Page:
Son with a gun: Chiles quarterback Garrett Greene using inside knowledge in competition

 In Featured News, High School QB News, In the News

By Brian Miller, Tennessee Democrat

Chiles senior Garrett Greene never got to see his father play Major League Baseball.

Charlie Greene’s big-league career came to an end in 2000 just before his son was born, but Charlie’s five-year MLB career, while light on hitting, was demonstrably strong as a defensive catcher.

When his playing days were over after 2003 – which included a three minor league seasons after being sent down to AAA – Charlie began his coaching career. And that became the way Garrett Greene came to understand his father’s talents and knowledge of the game.

Charlie is currently the Milwaukee Brewers’ field coordinator and catching instructor. He comes home for a couple weeks and leaves again.

Greene, however, is firmly planted in Tallahassee for the time being. Chiles’ starting quarterback has propelled himself into a national discussion with his commitment to West Virginia and play this summer at two different prestigious recruiting events.

Maintaining a close relationship with his father, Greene is the son with a gun who has learned about producing at the highest level from the lessons of his childhood.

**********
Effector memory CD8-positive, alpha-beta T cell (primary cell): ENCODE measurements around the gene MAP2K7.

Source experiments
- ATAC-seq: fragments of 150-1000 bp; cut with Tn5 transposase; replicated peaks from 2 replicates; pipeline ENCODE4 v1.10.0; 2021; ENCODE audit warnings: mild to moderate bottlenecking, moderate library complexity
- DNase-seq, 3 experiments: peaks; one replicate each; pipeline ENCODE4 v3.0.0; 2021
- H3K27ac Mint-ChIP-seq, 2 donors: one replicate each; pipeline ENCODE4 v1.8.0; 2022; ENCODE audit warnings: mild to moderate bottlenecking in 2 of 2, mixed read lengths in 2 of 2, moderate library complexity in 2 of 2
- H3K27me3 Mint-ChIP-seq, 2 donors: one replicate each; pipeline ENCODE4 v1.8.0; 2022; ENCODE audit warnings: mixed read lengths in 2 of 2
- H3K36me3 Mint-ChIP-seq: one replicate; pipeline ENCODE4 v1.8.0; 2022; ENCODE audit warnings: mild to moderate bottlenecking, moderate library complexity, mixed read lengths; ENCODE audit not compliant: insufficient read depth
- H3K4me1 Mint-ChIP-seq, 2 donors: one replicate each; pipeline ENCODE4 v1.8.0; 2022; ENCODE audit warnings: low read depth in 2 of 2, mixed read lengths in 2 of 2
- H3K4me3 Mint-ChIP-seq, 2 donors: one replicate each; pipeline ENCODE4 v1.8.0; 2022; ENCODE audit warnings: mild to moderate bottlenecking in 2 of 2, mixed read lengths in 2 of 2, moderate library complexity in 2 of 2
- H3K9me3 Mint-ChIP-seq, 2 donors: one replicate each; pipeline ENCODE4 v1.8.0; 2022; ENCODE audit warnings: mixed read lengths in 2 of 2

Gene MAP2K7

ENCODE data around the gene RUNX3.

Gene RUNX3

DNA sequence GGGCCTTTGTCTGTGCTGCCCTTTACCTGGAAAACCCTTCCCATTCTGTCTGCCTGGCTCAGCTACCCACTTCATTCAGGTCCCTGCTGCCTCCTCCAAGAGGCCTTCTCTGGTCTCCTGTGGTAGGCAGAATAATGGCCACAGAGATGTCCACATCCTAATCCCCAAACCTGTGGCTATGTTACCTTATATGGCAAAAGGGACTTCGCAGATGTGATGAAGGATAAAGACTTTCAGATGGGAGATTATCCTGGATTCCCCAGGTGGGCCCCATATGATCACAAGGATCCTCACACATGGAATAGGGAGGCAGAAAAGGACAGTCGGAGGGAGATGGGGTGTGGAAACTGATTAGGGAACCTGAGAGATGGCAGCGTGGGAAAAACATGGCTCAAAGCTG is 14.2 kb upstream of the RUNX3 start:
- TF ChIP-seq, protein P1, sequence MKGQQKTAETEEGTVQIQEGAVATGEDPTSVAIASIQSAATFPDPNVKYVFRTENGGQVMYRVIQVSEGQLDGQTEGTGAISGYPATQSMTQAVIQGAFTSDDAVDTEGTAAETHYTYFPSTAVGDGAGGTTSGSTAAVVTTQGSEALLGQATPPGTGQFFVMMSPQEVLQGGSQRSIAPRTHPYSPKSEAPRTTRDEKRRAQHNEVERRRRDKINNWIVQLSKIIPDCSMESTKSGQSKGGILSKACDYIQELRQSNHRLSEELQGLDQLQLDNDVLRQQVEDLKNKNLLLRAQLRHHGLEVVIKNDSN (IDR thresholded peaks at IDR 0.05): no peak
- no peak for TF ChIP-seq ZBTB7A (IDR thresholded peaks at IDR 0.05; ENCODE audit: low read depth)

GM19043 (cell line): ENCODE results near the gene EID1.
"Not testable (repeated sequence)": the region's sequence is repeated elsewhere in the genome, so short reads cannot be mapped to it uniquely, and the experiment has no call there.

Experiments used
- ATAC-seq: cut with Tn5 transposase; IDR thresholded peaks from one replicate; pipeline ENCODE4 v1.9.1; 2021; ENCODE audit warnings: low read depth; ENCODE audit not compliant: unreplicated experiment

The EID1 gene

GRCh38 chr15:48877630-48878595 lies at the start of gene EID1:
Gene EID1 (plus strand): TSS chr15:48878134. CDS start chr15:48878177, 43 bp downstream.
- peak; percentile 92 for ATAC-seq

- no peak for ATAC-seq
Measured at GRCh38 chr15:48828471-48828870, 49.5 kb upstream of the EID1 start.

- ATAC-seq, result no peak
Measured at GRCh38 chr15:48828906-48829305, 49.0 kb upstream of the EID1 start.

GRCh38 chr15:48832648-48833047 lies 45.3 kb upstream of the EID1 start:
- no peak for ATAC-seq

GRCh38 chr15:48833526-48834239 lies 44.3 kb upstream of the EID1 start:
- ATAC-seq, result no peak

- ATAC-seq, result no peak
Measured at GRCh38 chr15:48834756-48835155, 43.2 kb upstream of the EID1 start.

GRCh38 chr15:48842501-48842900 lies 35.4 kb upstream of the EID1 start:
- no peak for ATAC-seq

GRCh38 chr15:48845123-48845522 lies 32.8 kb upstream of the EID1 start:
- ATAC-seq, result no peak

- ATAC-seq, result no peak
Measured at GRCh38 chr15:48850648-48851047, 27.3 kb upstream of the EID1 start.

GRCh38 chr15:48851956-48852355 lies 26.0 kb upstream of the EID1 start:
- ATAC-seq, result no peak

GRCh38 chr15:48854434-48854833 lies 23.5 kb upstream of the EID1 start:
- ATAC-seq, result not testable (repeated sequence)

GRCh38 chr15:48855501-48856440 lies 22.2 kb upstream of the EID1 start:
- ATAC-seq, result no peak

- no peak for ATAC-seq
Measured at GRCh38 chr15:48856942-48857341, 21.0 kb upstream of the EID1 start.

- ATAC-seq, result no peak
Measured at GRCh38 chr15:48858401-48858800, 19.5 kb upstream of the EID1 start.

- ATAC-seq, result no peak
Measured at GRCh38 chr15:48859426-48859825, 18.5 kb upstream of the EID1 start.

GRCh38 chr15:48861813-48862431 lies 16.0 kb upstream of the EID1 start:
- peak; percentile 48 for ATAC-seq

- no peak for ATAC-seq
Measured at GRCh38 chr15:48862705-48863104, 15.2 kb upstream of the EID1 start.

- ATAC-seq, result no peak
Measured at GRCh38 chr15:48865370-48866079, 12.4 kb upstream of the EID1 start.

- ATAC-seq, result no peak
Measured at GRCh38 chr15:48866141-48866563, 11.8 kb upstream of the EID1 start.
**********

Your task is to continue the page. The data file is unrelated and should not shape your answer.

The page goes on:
“I grew up in a clubhouse, that’s where I get my competitiveness,” Greene told the Democrat. “I knew what it took to play at the highest level and what it took to win. I see first-hand what it takes to be great. It takes showing up every day with the same mindset, that you’re there to work, it’s your job. It’s not so much fun and games. It’s your livelihood and people depend on you. If you slack off, you’re letting a ton of people down.

“It made me into who I am today. What I learned as a young kid in the locker room is truly special. Not everyone gets that.”

Naturally, baseball became Greene’s sport. Through this past spring’s junior season, Greene has certainly excelled as a catcher for Chiles, earning All-Big Bend honors while playing nearly flawlessly behind the plate. Virtually no one can steal a base because of his arm.

Greene wasn’t allowed to play football until he was in seventh grade. When he did, he was a running back.

Though he watched football with his dad, it wasn’t until ninth grade that Greene began playing quarterback. He began getting tutelage in that arena from David Morris at QB Country in Mobile, Alabama.

“I always had a great arm, but this position is so much more than throwing balls to receivers,” Greene said. “It’s really a way of life. You’re not just a quarterback on the field, you’re a quarterback in all aspects of life.”

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